Posts tagged with "contract"

Contractual Rights for Teachers: An Overview

Contracts for School Teachers

The law of contracts applies to contracts between teachers and school districts. This law includes the concepts of offer, acceptance, mutual assent, and consideration. For a teacher to determine whether a contract exists, he or she should consult authority on the general law of contracts. This section focuses on contract laws specific to teaching and education.

Ratification of Contracts by School Districts

Even if a school official offers a teacher a job and the teacher accepts this offer, many state laws require that the school board ratify the contract before it becomes binding. Thus, even if a principal of a school district informs a prospective teacher that the teacher has been hired, the contract is not final until the school district accepts or ratifies the contract. The same is true if a school district fails to follow proper procedures when determining whether to ratify a contract.

Teacher’s Handbook as a Contract

Some teachers have argued successfully that provisions in a teacher’s handbook granted the teacher certain contractual rights. However, this is not common, as many employee handbooks include clauses stating that the handbook is not a contract. For a provision in a handbook to be legally binding, the teacher must demonstrate that the actions of the teacher and the school district were such that the elements for creating a contract were met.

Breach of Teacher Contract

Either a teacher or a school district can breach a contract. Whether a breach has occurred depends on the facts of the case and the terms of the contract. Breach of contract cases between teachers and school districts arise because a school district has terminated the employment of a teacher, even though the teacher has not violated any of the terms of the employment agreement. In several of these cases, a teacher has taken a leave of absence, which did not violate the employment agreement, and the school district terminated the teacher due to the leave of absence. Similarly, a teacher may breach a contract by resigning from the district before the end of the contract term (usually the end of the school year).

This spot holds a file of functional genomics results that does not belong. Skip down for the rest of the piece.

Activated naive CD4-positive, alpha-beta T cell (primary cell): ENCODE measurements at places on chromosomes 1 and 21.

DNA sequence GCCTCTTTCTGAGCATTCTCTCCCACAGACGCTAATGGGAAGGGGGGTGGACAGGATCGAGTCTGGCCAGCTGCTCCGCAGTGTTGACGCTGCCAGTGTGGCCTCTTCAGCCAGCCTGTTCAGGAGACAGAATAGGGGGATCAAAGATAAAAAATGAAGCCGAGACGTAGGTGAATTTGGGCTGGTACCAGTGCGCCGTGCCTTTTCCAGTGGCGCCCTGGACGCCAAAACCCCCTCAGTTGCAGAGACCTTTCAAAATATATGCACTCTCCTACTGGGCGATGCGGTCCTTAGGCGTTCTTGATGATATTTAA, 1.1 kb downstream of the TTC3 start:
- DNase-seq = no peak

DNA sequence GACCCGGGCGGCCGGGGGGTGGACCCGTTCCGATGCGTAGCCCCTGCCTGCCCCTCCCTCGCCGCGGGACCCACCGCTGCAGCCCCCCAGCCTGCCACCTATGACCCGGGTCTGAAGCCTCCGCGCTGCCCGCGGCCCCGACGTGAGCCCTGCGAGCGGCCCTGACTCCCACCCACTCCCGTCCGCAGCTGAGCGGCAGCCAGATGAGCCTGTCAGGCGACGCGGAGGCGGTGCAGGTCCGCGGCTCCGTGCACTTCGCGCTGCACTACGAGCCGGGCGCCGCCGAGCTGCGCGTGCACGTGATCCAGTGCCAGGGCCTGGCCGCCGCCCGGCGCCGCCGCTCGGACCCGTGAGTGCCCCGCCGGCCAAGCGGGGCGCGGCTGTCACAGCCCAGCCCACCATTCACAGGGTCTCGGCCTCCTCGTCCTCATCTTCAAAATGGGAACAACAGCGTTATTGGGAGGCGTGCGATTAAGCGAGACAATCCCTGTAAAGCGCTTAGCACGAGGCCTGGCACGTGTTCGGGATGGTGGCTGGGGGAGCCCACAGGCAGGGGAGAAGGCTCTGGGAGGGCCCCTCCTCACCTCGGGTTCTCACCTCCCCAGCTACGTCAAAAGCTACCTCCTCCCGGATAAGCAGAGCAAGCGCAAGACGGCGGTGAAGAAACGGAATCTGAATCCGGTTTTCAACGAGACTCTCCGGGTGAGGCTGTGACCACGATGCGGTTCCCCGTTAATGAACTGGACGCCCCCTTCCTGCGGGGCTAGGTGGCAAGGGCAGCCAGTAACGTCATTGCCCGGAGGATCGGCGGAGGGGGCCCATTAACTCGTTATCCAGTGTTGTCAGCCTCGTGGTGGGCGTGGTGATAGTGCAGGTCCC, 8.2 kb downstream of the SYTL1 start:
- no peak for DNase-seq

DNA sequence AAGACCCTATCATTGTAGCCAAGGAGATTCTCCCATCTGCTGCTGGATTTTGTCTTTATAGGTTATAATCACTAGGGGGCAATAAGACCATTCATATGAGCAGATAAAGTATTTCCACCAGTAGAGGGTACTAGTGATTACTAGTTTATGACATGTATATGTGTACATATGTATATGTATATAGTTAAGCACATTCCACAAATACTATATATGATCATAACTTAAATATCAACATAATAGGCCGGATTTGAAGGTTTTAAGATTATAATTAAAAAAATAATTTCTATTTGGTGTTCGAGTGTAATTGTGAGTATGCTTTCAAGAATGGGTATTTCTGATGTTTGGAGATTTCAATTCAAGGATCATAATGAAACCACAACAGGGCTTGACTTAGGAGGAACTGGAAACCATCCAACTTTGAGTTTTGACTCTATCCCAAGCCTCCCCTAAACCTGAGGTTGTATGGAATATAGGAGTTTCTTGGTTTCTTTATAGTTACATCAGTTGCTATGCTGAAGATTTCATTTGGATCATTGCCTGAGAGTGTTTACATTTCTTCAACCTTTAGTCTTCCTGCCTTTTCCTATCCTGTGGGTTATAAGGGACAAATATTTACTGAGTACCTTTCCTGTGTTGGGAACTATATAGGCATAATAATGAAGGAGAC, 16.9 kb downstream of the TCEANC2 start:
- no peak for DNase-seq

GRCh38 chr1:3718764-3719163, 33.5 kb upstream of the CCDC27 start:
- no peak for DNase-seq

Remedies for Breach of Contract

The usual remedy for a breach of contract between a school district and a teacher is monetary damages. If a school district has breached a contract, the teacher will usually receive the amount the teacher would have received under the contract, less the amount the teacher receives (or could receive) by attaining alternative employment. Other damages, such as the cost to the teacher in finding other employment, may also be available. Non-monetary remedies, such as a court requiring a school district to rehire a teacher or to comply with contract terms, are available in some circumstances, though courts are usually hesitant to order such remedies. If a teacher breaches a contract, damages may be the cost to the school district for finding a replacement. Many contracts contain provisions prescribing the amount of damages a teacher must pay if he or she terminates employment before the end of the contract.